Herd testing, to resolve the disease status of each property, has been completed. A total of 2494 faecal samples were collected and tested. All samples were negative for BJD. Further herd testing will be required on the property with the infected six-year old bull later this year, and all five properties in 2015.

Compensation totalling $5760 was paid during the year to the landholders where animals were slaughtered as part of the surveillance program.

Five properties remained under regulatory restriction at 30 June 2014.

The total cost of the Kimberley BJD surveillance program for 2013/14 was $198 663 (Table 4).

Table 4 Expenses for the 2013/14 Kimberley BJD surveillance program.



Laboratory costs

$153 757

Salaries, on-costs, overheads

$24 888










$198 663

2013/14 programs funded via ex-CICF

With the repeal of the Cattle Industry Compensation Act and commencement of the Industry Funding Scheme regulations under the Biosecurity and Agriculture Management Act, funds from the Cattle Industry Compensation Fund (CICF), a fund established under CICA, were transferred to the Cattle IFS Account. These ‘ex-CICF’ funds are now managed by the Cattle IMC via the Cattle Industry Funding Scheme and can be used for projects that will benefit the Western Australian cattle industry.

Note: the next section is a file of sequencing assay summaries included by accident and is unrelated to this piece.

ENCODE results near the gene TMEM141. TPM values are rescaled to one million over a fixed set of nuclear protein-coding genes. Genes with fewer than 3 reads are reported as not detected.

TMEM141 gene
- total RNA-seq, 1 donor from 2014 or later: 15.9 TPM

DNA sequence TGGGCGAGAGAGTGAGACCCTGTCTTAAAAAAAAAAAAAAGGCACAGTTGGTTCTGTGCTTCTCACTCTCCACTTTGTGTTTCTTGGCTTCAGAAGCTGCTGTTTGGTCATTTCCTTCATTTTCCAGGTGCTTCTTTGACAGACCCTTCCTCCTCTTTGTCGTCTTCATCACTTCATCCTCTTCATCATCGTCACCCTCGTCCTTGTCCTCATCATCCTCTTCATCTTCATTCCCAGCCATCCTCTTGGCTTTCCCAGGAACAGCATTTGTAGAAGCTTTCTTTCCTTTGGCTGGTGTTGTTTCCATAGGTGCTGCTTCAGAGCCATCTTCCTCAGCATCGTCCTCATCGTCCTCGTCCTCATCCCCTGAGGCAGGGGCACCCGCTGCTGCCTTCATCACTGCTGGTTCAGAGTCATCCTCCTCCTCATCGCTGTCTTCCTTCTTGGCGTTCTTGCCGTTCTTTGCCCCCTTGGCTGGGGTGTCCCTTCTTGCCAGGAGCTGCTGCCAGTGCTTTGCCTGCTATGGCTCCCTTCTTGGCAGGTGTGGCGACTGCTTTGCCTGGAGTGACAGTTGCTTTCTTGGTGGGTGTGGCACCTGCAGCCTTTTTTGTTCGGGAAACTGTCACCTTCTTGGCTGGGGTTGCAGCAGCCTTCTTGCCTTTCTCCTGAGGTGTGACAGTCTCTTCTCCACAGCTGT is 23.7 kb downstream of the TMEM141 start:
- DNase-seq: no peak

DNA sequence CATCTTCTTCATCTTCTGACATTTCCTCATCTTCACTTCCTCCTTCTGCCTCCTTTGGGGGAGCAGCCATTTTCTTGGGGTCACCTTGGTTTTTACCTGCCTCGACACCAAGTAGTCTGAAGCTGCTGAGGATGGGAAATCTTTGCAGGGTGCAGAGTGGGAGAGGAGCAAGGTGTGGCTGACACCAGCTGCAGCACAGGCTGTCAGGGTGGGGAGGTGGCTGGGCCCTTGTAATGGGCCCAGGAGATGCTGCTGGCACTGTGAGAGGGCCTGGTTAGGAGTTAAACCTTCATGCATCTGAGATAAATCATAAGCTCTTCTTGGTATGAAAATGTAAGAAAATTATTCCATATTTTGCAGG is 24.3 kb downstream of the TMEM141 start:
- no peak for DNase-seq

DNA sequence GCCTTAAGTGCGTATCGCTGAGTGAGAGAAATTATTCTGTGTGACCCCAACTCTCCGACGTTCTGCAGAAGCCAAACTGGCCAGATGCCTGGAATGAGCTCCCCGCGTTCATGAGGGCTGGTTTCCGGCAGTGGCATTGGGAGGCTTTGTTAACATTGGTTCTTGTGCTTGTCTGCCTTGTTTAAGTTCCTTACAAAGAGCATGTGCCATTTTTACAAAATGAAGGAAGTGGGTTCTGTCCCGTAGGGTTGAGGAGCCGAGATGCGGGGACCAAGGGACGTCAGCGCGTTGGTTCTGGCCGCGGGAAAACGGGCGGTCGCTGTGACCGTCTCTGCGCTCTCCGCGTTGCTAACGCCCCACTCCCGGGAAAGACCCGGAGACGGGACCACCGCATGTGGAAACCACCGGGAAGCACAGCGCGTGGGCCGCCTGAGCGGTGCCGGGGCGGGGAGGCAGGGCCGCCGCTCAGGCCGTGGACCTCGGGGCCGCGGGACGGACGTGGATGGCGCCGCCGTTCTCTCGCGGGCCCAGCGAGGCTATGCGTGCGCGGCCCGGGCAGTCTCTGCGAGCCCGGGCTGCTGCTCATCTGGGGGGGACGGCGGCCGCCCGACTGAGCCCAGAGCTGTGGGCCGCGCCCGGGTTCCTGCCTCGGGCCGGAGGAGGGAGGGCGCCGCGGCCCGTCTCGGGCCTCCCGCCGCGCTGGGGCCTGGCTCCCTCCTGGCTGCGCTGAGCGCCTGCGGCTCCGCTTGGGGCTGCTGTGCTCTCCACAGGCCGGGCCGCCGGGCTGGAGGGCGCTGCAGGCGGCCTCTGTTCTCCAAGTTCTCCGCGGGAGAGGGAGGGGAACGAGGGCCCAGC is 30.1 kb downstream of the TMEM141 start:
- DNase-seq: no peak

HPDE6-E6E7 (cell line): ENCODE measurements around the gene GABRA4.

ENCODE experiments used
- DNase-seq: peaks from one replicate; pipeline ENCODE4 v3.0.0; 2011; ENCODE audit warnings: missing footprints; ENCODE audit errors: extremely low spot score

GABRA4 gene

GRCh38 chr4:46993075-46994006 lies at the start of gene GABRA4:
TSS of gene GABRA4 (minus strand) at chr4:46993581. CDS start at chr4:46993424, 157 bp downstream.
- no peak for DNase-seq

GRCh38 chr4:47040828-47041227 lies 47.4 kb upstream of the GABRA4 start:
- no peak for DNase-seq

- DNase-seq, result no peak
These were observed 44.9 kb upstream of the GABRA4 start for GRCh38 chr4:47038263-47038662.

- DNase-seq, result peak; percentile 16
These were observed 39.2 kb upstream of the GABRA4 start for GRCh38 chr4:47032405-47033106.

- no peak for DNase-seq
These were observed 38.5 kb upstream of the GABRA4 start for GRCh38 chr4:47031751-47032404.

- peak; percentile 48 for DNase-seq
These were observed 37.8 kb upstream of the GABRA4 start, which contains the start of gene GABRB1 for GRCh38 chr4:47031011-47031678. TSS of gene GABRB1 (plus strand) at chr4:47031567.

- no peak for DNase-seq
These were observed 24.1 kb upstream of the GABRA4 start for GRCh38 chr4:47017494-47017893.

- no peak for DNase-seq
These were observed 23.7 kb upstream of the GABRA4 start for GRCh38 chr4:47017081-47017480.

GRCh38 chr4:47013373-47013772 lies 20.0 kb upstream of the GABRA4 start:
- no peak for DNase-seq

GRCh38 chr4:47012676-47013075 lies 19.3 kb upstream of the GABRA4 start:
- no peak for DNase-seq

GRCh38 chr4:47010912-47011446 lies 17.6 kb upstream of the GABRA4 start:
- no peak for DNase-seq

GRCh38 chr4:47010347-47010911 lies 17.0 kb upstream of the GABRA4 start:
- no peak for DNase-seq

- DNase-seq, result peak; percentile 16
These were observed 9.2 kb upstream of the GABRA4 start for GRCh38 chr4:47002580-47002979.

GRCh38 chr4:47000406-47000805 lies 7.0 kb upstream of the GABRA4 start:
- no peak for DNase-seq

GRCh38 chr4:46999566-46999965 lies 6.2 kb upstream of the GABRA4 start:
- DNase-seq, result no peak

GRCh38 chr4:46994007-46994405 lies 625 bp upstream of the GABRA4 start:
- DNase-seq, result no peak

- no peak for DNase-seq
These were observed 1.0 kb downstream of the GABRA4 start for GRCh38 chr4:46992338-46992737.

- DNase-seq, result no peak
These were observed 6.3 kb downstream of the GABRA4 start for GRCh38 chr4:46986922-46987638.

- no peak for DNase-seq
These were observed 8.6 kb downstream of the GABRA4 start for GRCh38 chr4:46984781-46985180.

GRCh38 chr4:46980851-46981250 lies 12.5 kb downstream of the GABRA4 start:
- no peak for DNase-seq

National Livestock Identification System WA-based helpdesk

In May 2013, the IMC agreed to provide funding to operate the Western Australian National Livestock Identification System (NLIS) cattle helpdesk for two years. The decision was based on feedback from the WA cattle industry, and included an offer of co-funding from the Cattle Industry Biosecurity and Food Safety Association. As such, 70% of the costs of this project were used from the ex-CICF funds, and 30% was provided by the Cattle Industry Biosecurity and Food Safety Association. Ex-CICF funds were used, as IFS funds can only be used for projects relating to a pest or disease that has been declared under section 22 of the Biosecurity and Agriculture Management Act and specified under the IFS regulations.

The total cost of this service was $113 545 in 2013/14, of which $79 545 was provided by the Industry Funding Scheme.